Most jazz pianists develop one style in their career and grow within themselves. Jaki Byard (1922-1999), one of the most versatile and eclectic pianists in jazz history, was a major exception for he was expert at playing virtually every jazz style yet always displayed his own musical personality. Byard could play stride piano à la James Johnson, emulate Erroll Garner and Dave Brubeck, and jam bebop with the fire and creativity of Bud Powell, but he was also one of the first pianists to explore free jazz à la Cecil Taylor.
Born and raised in Massachusetts, Byard played piano and trumpet as a youth, adding trombone while in the Army, and tenor and alto saxes after his discharge. He picked up early experience working in many groups on the Boston jazz scene in addition to important associations with Earl Bostic (1949-1950) and with the big bands of Herb Pomeroy and Maynard Ferguson. Byard really came to the jazz world’s attention while a member of some of Charles Mingus’s finest groups during 1962-1964, being one of the stars (along with Eric Dolphy) during Mingus’s 1964 European tour.
The 1960s were Jaki Byard’s glory years. He recorded as a sideman with Eric Dolphy, Booker Ervin, Don Ellis, Rahsaan Roland Kirk, and Charlie Mariano, and worked constantly as a leader of his own combos. His lengthy string of recordings as a leader for New Jazz and Prestige during 1961-69 constitutes the finest work of his career.
Among Byard’s gems from the era are three albums in the Live at Lennie’s series from 1965 with tenor saxophonist Joe Farrell, bassist George Tucker and drummer Alan Dawson which have been reissued in full as Live! and The Last from Lennie’s. On the Spot!, a quartet session with trumpeter Jimmy Owens, bassist Paul Chambers and drummer Billy Higgins, not only has Byard hinting at Cecil Taylor on the title cut but nodding in the direction of Jelly Roll Morton (“Spanish Tinge”), featuring stride on “GEB Piano Roll,” performing a surprising rendition of “Alexander’s Ragtime Band” and taking a rare alto sax solo (“A Toodle-Oo, Toodle-Oo”). Solo ranges from “The Hollis Stomp” to “Hello Young Lovers” while Freedom Together! features the unbeatable rhythm section of Byard, bassist Richard Davis, and drummer Dawson. A particularly remarkable set, The Jaki Byard Experience, teams the pianist with the incredible Rahsaan Roland Kirk (another musician who could play in every jazz style) while Jaki Byard Solo/Strings puts the spotlight on a unique sextet comprised of Byard, violinist Ray Nance, guitarist George Benson, Ron Carter on cello, bassist Richard Davis, and Dawson on vibes and drums. Other sidemen on Byard’s Prestige sets include drummers Roy Haynes and Elvin Jones, bassist David Izenzon, tenor saxophonist Booker Ervin, and trumpeter Richard Williams.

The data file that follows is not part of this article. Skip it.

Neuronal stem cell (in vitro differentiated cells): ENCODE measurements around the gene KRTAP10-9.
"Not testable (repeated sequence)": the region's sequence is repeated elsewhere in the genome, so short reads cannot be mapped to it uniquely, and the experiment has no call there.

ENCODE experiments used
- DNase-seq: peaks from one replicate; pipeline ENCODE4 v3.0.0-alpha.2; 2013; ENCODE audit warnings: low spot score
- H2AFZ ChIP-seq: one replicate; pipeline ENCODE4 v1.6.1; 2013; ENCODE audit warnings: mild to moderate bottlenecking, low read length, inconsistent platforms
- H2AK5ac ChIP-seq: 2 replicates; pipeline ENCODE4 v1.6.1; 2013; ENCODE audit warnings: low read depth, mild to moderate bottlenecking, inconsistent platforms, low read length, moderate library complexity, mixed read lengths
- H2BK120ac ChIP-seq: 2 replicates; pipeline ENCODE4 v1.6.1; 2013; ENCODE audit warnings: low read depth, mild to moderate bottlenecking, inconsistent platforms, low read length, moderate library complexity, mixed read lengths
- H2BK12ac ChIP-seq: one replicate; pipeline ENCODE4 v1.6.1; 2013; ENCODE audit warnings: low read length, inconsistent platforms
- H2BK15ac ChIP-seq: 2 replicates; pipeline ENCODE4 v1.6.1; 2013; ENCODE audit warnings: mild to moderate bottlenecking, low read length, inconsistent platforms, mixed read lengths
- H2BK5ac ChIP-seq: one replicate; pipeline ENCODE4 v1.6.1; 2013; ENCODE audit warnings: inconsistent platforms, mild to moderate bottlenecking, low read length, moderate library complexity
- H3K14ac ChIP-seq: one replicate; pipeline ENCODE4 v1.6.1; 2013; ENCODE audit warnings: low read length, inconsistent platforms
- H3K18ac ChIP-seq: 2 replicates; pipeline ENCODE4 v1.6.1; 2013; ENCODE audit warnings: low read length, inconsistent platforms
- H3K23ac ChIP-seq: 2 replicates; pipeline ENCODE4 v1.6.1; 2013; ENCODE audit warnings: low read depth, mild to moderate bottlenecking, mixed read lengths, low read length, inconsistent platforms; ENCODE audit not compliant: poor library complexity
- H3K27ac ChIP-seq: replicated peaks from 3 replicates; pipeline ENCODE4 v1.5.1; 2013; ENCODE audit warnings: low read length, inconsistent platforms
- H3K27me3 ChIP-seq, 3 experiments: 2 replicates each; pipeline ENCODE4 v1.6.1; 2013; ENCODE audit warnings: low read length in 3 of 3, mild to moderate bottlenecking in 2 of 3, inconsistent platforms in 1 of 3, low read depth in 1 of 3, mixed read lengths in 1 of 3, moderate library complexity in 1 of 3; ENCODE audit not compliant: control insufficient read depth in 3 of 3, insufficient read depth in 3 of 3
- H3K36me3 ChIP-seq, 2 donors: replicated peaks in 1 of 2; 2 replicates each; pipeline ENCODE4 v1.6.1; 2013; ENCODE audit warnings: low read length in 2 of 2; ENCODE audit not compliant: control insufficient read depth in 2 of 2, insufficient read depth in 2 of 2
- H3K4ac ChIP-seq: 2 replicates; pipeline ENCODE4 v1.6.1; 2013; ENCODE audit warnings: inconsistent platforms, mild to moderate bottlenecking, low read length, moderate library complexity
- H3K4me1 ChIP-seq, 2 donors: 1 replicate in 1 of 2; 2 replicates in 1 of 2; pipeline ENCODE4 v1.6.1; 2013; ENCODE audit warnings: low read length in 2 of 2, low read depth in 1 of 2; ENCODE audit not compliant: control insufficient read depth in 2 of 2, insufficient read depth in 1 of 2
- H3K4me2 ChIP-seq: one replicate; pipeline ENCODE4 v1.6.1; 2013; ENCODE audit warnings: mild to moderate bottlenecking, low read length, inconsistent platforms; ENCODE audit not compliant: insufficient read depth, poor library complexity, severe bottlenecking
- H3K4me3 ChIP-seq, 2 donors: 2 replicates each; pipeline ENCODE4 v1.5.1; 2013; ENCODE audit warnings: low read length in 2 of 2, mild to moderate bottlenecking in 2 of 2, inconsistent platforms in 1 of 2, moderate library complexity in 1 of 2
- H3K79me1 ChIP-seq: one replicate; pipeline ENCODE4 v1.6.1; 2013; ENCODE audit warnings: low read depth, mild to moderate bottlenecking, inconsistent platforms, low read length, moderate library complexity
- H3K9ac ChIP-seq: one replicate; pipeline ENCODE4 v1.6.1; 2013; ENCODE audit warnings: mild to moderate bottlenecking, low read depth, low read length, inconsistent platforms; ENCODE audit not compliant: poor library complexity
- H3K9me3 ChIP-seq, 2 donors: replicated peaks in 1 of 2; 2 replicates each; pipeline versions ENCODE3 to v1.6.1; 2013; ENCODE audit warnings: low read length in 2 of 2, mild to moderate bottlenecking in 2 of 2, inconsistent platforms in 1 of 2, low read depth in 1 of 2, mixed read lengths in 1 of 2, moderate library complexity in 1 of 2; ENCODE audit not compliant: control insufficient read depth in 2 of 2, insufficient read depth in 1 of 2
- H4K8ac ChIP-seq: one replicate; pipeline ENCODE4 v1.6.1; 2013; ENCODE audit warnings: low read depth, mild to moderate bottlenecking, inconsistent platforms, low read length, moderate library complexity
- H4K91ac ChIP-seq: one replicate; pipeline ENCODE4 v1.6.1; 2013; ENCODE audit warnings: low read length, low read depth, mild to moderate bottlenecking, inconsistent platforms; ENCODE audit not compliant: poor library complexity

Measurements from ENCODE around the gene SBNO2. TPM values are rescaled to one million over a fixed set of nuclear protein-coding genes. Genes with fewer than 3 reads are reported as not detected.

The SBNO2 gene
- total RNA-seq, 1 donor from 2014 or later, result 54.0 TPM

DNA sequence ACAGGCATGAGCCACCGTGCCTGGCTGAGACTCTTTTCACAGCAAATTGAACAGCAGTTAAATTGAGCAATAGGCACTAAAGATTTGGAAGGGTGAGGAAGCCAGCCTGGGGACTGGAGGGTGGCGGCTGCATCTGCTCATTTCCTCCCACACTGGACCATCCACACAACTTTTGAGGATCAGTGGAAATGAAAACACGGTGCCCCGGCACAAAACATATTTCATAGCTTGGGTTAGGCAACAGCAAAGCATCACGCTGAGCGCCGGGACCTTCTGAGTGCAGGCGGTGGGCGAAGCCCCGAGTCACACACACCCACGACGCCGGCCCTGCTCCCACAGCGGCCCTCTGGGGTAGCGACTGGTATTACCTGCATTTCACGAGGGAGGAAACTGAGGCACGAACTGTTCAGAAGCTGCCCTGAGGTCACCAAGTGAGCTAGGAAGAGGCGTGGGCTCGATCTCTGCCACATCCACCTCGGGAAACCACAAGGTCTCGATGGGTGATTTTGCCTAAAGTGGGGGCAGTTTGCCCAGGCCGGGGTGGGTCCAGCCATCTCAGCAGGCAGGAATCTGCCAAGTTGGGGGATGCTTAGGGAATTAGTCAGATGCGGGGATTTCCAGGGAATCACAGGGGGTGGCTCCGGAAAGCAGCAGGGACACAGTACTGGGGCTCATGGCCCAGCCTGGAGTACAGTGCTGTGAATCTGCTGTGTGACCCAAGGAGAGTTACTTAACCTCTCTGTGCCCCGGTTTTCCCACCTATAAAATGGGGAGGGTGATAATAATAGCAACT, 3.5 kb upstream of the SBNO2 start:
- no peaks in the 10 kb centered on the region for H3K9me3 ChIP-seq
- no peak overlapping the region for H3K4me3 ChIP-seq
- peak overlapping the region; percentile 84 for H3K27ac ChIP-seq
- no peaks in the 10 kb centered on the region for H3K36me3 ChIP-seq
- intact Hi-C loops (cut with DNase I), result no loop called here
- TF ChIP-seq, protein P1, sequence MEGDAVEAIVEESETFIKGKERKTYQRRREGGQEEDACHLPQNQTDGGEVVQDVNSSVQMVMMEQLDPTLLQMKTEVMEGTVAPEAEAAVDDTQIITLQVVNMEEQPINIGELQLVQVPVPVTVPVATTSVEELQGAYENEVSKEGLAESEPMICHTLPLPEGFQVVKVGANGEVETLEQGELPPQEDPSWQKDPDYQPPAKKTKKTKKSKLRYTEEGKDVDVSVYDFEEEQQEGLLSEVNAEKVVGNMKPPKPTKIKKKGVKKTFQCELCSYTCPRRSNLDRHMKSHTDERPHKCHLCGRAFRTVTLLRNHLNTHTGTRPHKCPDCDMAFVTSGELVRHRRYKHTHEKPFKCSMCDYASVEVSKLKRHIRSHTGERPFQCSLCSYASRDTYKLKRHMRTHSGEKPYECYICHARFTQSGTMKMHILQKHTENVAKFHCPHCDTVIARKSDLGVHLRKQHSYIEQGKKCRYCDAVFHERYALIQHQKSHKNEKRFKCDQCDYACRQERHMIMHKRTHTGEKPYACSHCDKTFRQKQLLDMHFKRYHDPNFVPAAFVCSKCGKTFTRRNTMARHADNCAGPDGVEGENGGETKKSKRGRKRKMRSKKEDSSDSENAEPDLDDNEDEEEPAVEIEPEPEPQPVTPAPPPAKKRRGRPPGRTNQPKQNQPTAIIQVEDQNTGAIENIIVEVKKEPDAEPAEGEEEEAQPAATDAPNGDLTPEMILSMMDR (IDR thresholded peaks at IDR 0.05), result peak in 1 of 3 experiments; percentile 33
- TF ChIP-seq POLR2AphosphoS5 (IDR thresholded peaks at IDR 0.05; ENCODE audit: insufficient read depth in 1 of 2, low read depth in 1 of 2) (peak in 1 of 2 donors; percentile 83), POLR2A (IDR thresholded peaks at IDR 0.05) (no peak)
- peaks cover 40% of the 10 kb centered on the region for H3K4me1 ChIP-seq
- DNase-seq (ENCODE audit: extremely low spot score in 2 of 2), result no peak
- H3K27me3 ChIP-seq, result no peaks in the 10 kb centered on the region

Byard, who showed that he could hold his own with the likes of Eric Dolphy and Rahsaan Roland Kirk, always emerged as a stimulating accompanist and an utterly unpredictable soloist. His playing was full of wit, swing, and a strong musical curiosity. No style seemed beyond his grasp and, in his playing, one could hear the previous 50 years of jazz, not merely re-created but assimilated into his own conception.
After another stint with Mingus in 1970, Byard became a well-respected music educator. He taught at Harvard, the Hart School of Music, and the New England Conservatory, impressing students with his knowledge and sympathy for all jazz styles. Byard remained active as a player if at a lower profile, recording collaborations with pianists Earl Hines and Ran Blake, leading a big band (the Apollo Stompers), and showing in his solo performances that he had not lost either his playing abilities or his openness to mixing together diverse styles in his music. His life ended under a cloud of mystery in 1999 from a gunshot wound. Jaki Byard was 76 but, even near the end, he seemed ageless. The music always kept this unique pianist young.